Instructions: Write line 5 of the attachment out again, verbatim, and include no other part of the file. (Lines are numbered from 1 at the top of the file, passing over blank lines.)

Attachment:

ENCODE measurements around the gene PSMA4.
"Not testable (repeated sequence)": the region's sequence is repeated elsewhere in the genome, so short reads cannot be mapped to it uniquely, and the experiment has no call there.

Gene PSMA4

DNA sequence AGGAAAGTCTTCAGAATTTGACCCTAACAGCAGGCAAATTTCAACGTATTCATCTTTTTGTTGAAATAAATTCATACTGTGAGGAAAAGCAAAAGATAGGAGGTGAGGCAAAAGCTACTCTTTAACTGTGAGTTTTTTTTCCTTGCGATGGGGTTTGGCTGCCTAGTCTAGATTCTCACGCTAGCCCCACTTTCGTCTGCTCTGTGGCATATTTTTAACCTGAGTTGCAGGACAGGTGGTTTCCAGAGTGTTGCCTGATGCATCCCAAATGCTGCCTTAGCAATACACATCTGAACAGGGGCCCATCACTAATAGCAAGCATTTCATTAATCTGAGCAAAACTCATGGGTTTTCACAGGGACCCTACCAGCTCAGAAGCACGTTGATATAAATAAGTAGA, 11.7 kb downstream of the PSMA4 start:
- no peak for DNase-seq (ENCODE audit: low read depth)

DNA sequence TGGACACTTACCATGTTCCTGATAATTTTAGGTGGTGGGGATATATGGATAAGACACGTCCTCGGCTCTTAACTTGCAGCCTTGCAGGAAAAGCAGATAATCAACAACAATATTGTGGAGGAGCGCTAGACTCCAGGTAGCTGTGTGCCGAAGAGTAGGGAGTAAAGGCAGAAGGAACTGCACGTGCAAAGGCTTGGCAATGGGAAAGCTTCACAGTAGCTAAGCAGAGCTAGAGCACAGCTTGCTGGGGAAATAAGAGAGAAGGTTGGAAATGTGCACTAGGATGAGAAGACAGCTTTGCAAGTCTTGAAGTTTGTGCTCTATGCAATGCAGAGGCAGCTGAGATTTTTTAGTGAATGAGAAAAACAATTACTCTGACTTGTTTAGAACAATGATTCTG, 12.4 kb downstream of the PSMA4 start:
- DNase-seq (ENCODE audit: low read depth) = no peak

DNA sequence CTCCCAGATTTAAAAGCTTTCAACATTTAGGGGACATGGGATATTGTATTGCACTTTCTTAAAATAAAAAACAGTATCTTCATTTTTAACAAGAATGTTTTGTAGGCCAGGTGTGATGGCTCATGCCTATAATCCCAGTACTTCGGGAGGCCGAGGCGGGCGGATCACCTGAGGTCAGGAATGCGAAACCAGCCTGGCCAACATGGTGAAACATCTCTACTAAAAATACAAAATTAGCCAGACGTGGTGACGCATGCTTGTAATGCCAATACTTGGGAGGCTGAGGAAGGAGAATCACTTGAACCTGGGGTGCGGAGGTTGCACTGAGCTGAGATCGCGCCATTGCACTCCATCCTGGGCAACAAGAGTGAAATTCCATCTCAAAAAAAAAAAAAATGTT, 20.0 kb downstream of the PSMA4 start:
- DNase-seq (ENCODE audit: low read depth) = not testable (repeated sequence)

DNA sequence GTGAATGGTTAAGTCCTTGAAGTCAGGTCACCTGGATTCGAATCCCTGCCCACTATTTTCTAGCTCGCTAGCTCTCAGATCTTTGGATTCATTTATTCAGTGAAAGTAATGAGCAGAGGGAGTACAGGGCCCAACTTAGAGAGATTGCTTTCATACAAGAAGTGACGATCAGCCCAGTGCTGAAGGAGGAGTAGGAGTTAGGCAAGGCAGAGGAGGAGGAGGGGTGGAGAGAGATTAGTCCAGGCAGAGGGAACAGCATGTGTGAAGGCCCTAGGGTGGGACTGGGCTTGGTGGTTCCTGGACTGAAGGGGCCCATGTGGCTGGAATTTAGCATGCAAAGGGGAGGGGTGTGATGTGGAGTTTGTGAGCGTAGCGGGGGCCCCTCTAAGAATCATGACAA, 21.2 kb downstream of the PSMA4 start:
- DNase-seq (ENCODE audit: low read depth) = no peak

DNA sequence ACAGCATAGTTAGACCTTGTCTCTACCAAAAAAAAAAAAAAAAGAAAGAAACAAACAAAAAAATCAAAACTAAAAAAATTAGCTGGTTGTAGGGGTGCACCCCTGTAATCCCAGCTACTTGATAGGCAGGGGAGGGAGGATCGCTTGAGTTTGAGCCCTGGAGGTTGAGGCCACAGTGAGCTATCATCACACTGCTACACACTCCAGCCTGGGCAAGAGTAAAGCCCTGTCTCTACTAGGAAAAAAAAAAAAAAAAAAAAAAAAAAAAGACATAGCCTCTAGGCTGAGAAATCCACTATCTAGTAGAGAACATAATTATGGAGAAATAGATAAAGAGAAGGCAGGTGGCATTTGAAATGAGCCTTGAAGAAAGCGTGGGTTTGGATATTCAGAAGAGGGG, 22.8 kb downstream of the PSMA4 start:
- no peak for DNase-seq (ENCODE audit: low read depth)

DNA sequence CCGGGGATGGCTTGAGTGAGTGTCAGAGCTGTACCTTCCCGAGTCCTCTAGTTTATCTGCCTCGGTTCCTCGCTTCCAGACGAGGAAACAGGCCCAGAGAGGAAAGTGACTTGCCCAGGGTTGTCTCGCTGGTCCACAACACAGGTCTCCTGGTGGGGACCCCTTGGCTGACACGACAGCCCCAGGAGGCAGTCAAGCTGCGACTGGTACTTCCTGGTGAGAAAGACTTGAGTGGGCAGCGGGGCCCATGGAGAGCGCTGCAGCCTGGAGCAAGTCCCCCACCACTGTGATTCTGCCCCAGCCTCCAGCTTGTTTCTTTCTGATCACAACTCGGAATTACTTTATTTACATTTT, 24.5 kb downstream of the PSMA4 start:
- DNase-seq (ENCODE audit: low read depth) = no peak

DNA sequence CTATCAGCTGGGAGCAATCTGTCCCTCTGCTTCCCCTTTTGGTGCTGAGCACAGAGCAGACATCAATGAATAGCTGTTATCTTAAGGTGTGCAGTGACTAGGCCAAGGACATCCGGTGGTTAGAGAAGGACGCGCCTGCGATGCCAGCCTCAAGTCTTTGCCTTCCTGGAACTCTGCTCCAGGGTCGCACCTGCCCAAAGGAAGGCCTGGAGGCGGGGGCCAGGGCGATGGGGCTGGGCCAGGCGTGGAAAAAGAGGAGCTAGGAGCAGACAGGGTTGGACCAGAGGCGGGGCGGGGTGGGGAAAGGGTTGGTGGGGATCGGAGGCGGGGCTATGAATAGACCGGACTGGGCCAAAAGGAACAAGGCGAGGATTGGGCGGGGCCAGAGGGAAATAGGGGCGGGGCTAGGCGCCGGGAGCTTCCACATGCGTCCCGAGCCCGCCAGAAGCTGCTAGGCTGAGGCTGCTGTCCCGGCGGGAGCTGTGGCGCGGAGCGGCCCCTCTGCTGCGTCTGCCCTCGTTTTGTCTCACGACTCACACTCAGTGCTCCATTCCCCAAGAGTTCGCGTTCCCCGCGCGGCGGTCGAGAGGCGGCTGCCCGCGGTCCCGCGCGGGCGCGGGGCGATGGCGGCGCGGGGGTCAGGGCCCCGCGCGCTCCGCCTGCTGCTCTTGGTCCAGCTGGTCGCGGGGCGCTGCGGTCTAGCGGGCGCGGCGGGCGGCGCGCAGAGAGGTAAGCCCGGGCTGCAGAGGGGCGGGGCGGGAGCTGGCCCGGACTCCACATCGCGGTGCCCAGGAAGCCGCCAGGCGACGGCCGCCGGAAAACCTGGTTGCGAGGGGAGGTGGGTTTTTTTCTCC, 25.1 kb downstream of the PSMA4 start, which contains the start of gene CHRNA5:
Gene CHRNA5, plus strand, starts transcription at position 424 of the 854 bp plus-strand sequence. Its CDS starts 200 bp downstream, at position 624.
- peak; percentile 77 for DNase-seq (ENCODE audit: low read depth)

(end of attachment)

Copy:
- no peak for DNase-seq (ENCODE audit: low read depth)